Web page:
The Large was entered as number 275, one of around 55 “Motocyclettes”. Also in the Race were Cars and Voiturettes. Race rules dictated that the bikes had to weigh less than 50 kgs. Many famous drivers were entered, Jarrot, C.S.Rolls, Bugatti, Lord Carnarvon and the Renault Brothers amongst them.
The race started from Versailles on May24th 1903. The crowds were enormous, and the vehicles all had tremendous problems with spectators. Although at first the route was lined with soldiers to keep the crowds out of harms way, soon the guards began to get spread out and onlookers could get very close to the action if they wanted. The motocyclettes were last away, following in the dust of the others. Soon tragedy occurred and there were many accidents, both drivers and those watching were amongst the seriously injured and killed. Cars ran out of control into trees, ditches and indeed each other. People who did not understand the concept of speed and tried to cross in front of a monster car being driven at 80 mph were run into.
Marcel Renault died when his car failed to negotiate a bend North of Angouleme, and at Bordeaux the race was stopped by the Mayor because of the number of deaths. He decreed that he would not allow any vehicle from the race into his city. Those entrants that did eventually get to Bordeaux faced the prospect of their cars being hitched to a team of horses and pulled to the railway station, where they were loaded onto trucks and returned to Paris by train.
The Large was going well, but just a few hundred yards before the place where Renault met his fate, “le Pilote Large avait chute a la suite de l’eclatement d’un pneu. Il fut blesse a la main et a la jambe.” And that was that. Mr Large was carted off to have his broken limbs mended and the bike with its puncture loaded onto a horse and cart and taken to the station at Couhe for repatriation. It must have been a huge adventure for the family firm, possibly a financial gamble. Some of the motorcycles got through to Bordeaux, many suffered a similar fate to the Large.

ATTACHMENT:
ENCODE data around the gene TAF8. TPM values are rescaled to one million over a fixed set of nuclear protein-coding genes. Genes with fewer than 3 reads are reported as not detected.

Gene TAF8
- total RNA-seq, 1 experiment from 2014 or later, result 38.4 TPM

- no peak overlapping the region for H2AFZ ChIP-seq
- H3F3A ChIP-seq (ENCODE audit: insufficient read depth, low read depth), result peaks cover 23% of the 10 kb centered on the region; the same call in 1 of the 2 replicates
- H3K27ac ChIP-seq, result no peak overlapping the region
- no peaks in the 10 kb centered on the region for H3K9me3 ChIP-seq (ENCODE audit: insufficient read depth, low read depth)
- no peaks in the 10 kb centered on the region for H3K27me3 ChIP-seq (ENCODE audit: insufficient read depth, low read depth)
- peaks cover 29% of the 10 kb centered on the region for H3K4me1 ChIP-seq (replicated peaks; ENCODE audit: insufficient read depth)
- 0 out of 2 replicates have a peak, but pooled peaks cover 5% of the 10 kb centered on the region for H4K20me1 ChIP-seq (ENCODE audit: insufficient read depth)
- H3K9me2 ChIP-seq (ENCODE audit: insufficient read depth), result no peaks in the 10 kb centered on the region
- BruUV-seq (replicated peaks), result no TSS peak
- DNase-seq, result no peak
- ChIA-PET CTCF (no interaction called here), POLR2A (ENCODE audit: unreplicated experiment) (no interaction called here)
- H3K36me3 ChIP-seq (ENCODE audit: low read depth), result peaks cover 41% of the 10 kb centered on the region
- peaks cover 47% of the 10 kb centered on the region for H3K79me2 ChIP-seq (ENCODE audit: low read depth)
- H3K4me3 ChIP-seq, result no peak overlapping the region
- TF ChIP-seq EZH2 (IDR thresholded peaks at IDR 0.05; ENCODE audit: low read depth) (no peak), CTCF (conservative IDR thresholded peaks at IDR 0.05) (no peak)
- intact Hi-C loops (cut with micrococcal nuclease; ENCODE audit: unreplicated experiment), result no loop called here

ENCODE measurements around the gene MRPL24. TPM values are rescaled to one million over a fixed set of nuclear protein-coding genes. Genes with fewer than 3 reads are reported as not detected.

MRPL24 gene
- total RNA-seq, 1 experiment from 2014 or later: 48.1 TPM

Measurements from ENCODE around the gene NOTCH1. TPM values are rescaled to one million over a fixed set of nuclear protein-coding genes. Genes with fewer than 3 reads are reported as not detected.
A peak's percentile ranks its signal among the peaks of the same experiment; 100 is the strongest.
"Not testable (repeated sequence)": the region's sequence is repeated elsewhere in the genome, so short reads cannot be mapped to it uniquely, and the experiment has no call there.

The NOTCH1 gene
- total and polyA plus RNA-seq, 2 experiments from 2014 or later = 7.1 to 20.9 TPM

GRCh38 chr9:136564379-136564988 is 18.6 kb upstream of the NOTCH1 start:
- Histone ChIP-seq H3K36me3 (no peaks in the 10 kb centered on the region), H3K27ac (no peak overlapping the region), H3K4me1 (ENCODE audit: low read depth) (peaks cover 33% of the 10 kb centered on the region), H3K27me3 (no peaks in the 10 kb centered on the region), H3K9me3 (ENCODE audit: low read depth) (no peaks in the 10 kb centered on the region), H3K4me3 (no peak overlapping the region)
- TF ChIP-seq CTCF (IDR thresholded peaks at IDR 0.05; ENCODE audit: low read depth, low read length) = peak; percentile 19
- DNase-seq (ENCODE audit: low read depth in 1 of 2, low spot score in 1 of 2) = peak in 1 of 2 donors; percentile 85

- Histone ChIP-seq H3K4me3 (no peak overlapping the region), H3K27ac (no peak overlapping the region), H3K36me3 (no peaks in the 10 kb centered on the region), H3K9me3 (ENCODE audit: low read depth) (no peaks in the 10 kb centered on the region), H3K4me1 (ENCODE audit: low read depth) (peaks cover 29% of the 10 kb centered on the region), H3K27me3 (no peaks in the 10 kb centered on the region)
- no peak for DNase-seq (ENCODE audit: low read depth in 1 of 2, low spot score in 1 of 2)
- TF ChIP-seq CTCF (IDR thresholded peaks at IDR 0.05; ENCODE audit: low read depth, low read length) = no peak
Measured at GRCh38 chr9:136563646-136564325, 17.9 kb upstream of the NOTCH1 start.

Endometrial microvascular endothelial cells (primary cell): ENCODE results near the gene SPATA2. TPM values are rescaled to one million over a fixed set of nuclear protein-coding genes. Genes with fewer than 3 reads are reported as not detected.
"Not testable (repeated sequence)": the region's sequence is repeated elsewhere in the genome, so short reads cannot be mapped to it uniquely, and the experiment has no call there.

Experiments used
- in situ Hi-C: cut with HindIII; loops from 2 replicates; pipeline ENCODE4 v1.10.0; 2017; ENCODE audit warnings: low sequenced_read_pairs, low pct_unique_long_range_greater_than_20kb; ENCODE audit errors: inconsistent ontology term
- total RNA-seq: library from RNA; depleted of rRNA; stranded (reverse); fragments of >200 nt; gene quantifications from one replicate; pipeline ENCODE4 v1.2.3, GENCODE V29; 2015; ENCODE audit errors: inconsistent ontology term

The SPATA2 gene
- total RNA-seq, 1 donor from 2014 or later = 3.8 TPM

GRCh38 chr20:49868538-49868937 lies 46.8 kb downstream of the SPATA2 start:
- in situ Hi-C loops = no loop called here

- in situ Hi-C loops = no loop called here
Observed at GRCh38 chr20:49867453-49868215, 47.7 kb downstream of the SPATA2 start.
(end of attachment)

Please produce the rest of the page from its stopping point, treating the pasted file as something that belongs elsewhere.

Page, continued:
Although we have tried to find out what subsequently happened to the firm of Large and Co, Bicycle Makers of Manchester there seems to be no trace in the records. Whether or not their attempt at the race dealt a blow to their existence we may never know.
However there is a little more known about the fate of the machine itself. The Large was sold into private hands in 1909, but after the start of the First War its whereabouts is unknown. There is some speculation that it was ridden in the very first Pioneer Run, where a machine designated 3 ½ hp De Dion was entered. It has also been suggested that it was given away as a booby prize in one of the South East Centre Trials during the mid thirties. It re emerges in the fifties and its whereabouts can be easily traced from then on.
The Large has been ridden in various VMCC events, and managed the whole of the Pioneer Run once, except for the three red traffic lights at the bottom of the hill in Reigate. The exhausted rider, after three attempts to start it by pedalling uphill, had to be trailered to the top, where the next flat bit of road occurred. Similarly, there was a two mile push into Brighton Promenade, due to the intractability of the bike in the modern traffic jams of the narrow town centre streets. Recently, Reg Eyre saw 55 mph on it, although it is happy between 25 and 30 mph. Reg has developed it into a much more useable machine, and added struts to the forks for safety reasons. The large chrome tube that looks like an exhaust pipe is in fact used to conduct leaking petrol away from the hot engine and points. It did catch fire once, not disastrously, but enough to make sure that a fire extinguisher on the carrier is always present when it’s running. It has a modern Burlen battery hidden under the seat, and a Japanese coil just to make things easy without spoiling its appearance.
Someone, a rider of a modern bike once asked what it was like to ride. “Choose any bike you like, Harley, BMW whatever. Now choose any gear you like. Now remove the clutch lever, the gear change lever, the starter and the brakes. Now ride it!” Actually it’s much more manageable than that. Given relatively flat countryside it will pootle along quite nicely. Provided you jiggle with the controls, and don’t forget to oil it, it is quite a reliable little thing. Problems happen at junctions, in traffic and on hills, but these happen on many veteran machines and can be coped with. At 106 years old it can be a little cranky, but it ran before the Wright Brothers made their flight so maybe that’s understandable.